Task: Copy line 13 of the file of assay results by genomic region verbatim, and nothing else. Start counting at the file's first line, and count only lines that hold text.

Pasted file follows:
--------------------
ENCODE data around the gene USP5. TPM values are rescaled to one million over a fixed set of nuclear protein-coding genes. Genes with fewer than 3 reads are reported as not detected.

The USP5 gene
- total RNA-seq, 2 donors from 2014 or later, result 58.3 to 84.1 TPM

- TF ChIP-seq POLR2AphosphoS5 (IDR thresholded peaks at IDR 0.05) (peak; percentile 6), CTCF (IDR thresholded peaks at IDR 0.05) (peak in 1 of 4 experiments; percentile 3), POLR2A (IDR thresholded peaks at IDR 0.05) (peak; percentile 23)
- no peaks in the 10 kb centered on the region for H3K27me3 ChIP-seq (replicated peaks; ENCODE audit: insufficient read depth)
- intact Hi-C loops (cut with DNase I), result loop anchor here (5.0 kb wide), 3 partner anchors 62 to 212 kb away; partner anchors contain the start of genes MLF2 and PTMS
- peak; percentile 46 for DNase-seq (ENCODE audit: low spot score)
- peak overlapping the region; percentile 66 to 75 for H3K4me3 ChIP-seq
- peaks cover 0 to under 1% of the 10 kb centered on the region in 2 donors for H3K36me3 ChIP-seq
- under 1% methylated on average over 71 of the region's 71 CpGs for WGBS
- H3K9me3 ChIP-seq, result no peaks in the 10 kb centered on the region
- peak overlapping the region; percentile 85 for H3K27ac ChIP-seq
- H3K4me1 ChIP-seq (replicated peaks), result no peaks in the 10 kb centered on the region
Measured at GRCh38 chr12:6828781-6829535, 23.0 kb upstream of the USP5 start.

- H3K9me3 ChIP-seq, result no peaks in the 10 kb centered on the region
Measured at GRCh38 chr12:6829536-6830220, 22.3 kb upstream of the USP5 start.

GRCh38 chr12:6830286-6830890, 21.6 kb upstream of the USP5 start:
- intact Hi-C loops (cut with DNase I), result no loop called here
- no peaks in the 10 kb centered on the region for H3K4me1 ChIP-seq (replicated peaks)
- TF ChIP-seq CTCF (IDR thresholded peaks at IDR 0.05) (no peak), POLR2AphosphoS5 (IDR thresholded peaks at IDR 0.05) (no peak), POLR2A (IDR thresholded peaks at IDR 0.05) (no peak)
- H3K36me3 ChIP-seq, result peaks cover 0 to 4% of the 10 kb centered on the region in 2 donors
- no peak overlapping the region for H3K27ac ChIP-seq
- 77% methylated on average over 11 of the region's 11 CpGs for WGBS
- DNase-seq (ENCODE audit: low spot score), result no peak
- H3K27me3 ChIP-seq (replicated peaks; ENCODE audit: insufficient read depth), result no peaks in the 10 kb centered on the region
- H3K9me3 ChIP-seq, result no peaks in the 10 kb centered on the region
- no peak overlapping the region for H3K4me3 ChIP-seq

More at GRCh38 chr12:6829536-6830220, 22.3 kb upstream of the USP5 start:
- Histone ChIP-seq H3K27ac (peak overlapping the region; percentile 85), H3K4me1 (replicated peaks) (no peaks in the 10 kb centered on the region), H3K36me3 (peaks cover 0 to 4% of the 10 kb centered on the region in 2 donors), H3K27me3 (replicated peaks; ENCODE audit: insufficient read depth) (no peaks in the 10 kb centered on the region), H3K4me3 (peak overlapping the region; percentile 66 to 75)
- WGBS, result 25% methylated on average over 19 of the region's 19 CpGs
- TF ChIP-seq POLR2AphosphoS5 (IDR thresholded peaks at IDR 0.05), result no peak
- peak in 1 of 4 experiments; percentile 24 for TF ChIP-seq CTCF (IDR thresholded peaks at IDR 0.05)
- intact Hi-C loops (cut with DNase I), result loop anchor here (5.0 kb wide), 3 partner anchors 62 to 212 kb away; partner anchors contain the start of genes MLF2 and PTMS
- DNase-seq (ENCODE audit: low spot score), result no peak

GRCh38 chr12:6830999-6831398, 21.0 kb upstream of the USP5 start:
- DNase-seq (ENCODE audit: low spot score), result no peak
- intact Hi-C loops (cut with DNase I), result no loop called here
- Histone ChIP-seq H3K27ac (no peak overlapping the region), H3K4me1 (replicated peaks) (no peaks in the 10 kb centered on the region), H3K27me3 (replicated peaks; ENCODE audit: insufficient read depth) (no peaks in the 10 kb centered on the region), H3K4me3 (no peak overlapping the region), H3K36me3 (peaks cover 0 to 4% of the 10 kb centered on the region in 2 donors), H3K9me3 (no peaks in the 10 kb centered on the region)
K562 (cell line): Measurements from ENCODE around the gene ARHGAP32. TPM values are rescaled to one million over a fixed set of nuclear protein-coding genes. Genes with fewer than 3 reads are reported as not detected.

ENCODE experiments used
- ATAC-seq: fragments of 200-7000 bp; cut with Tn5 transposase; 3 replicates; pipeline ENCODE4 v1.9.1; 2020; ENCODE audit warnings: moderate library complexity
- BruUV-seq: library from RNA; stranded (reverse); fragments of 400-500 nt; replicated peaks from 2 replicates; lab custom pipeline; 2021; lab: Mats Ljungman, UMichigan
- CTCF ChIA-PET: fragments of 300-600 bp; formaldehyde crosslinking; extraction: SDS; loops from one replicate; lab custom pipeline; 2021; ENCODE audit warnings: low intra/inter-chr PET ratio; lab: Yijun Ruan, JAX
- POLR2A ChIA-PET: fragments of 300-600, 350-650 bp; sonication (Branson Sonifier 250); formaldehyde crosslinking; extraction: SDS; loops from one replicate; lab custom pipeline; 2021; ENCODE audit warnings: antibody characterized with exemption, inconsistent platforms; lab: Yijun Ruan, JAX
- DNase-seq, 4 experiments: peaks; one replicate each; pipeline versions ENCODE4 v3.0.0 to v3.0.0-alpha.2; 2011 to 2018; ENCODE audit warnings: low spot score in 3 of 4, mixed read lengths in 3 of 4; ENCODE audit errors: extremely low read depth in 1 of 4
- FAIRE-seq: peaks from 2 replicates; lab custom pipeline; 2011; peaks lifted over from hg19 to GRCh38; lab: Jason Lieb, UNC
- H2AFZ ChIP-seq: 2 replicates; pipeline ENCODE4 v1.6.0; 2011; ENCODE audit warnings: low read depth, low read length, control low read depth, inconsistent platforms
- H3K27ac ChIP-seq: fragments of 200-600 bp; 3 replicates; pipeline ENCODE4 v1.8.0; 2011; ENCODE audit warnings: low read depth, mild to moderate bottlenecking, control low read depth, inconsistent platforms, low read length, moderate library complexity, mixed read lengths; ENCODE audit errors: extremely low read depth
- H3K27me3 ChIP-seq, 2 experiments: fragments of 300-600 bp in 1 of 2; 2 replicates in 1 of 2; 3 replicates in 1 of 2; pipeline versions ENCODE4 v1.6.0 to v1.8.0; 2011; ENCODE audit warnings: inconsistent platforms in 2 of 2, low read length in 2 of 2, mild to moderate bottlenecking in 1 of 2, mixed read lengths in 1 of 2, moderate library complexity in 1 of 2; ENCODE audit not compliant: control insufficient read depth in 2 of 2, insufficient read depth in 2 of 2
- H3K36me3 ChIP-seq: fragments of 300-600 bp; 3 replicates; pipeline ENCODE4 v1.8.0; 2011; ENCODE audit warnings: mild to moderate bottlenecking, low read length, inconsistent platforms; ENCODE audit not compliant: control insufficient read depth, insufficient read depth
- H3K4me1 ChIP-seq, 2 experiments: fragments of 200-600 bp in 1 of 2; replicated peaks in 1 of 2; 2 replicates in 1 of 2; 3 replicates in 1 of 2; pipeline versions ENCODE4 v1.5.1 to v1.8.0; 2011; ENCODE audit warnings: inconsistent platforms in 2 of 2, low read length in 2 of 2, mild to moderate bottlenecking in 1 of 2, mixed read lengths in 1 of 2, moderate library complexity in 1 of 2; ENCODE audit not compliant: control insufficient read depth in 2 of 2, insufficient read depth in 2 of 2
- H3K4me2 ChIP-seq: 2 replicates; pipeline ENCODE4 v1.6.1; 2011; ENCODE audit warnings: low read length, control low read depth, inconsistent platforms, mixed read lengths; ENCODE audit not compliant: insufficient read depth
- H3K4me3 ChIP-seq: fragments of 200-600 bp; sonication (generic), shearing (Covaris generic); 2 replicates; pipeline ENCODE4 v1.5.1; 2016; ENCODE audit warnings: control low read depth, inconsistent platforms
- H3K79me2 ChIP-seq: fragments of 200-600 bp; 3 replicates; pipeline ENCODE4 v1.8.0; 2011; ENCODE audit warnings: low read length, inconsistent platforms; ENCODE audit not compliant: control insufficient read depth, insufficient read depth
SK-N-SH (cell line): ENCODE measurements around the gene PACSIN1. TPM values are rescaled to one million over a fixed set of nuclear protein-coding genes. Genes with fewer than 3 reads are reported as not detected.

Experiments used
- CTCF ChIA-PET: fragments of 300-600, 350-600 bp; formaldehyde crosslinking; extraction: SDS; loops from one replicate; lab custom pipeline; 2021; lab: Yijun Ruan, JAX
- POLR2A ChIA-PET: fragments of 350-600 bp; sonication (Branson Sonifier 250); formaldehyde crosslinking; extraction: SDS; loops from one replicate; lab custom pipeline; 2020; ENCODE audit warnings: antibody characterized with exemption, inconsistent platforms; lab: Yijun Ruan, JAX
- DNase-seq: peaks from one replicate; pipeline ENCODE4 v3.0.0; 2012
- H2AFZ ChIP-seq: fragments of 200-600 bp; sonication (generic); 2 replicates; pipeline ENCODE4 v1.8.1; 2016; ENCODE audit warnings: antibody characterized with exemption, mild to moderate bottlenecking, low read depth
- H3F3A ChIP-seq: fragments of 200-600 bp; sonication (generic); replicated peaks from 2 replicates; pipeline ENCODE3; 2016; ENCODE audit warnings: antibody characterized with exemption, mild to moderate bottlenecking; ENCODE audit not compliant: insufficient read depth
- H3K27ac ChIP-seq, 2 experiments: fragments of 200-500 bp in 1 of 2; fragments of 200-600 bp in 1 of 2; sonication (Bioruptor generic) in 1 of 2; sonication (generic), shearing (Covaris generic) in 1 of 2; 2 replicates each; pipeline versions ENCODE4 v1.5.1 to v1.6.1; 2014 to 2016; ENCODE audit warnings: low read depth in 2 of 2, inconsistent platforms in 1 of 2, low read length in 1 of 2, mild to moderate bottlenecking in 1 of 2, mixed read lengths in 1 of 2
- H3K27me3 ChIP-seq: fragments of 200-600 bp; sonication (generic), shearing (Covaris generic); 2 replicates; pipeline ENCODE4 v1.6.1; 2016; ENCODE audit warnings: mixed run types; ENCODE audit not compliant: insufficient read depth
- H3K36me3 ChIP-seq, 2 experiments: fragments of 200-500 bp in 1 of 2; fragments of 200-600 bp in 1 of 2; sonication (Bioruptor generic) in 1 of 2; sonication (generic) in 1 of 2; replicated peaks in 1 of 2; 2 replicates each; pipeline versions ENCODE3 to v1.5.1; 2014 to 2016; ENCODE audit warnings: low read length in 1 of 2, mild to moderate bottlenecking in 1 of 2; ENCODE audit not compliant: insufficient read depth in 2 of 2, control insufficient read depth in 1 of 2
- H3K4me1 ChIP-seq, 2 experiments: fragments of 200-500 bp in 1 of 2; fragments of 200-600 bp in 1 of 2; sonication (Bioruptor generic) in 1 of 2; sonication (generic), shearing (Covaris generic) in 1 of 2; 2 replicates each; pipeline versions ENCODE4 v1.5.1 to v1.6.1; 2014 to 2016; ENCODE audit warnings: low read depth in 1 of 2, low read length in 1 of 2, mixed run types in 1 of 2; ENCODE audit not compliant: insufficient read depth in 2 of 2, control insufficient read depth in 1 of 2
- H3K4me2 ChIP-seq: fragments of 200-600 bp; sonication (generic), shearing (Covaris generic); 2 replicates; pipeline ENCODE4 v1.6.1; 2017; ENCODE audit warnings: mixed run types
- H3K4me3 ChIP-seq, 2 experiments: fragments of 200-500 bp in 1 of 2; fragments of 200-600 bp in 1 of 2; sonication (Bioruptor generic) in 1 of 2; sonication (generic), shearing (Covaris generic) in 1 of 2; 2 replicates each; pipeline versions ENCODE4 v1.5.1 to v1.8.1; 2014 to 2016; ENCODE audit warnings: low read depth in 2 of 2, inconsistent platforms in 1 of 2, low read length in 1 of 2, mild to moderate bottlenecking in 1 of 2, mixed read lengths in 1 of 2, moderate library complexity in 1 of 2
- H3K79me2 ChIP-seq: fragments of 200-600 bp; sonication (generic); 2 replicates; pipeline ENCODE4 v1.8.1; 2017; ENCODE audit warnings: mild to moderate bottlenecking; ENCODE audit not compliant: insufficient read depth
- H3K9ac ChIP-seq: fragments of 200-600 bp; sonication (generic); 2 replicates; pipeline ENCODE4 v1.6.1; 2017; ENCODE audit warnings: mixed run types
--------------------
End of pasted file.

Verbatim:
- H3K4me1 ChIP-seq (replicated peaks), result no peaks in the 10 kb centered on the region